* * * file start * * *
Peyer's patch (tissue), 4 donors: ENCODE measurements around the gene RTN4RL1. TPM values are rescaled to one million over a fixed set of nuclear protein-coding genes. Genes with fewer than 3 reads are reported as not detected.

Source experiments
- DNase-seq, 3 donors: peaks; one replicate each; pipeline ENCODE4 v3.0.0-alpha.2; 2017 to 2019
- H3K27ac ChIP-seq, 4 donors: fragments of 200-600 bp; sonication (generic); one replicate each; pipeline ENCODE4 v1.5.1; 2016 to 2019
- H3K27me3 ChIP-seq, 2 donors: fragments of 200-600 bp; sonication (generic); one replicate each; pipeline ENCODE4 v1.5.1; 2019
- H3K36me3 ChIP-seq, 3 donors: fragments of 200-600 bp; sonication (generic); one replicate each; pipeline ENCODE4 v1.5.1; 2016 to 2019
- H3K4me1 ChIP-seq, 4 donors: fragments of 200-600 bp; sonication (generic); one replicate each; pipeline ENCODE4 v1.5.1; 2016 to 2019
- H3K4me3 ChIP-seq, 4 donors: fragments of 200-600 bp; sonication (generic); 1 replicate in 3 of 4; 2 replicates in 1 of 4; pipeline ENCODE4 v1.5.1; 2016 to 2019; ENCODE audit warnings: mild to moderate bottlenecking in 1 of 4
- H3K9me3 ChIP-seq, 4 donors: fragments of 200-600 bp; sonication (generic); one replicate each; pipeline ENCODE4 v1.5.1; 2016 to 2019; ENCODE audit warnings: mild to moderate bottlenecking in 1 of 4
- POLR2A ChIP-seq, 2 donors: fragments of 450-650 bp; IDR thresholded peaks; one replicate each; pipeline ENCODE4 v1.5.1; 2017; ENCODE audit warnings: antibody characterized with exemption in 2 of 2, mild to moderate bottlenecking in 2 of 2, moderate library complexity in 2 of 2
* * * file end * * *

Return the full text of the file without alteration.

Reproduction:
Peyer's patch (tissue), 4 donors: ENCODE measurements around the gene RTN4RL1. TPM values are rescaled to one million over a fixed set of nuclear protein-coding genes. Genes with fewer than 3 reads are reported as not detected.

Source experiments
- DNase-seq, 3 donors: peaks; one replicate each; pipeline ENCODE4 v3.0.0-alpha.2; 2017 to 2019
- H3K27ac ChIP-seq, 4 donors: fragments of 200-600 bp; sonication (generic); one replicate each; pipeline ENCODE4 v1.5.1; 2016 to 2019
- H3K27me3 ChIP-seq, 2 donors: fragments of 200-600 bp; sonication (generic); one replicate each; pipeline ENCODE4 v1.5.1; 2019
- H3K36me3 ChIP-seq, 3 donors: fragments of 200-600 bp; sonication (generic); one replicate each; pipeline ENCODE4 v1.5.1; 2016 to 2019
- H3K4me1 ChIP-seq, 4 donors: fragments of 200-600 bp; sonication (generic); one replicate each; pipeline ENCODE4 v1.5.1; 2016 to 2019
- H3K4me3 ChIP-seq, 4 donors: fragments of 200-600 bp; sonication (generic); 1 replicate in 3 of 4; 2 replicates in 1 of 4; pipeline ENCODE4 v1.5.1; 2016 to 2019; ENCODE audit warnings: mild to moderate bottlenecking in 1 of 4
- H3K9me3 ChIP-seq, 4 donors: fragments of 200-600 bp; sonication (generic); one replicate each; pipeline ENCODE4 v1.5.1; 2016 to 2019; ENCODE audit warnings: mild to moderate bottlenecking in 1 of 4
- POLR2A ChIP-seq, 2 donors: fragments of 450-650 bp; IDR thresholded peaks; one replicate each; pipeline ENCODE4 v1.5.1; 2017; ENCODE audit warnings: antibody characterized with exemption in 2 of 2, mild to moderate bottlenecking in 2 of 2, moderate library complexity in 2 of 2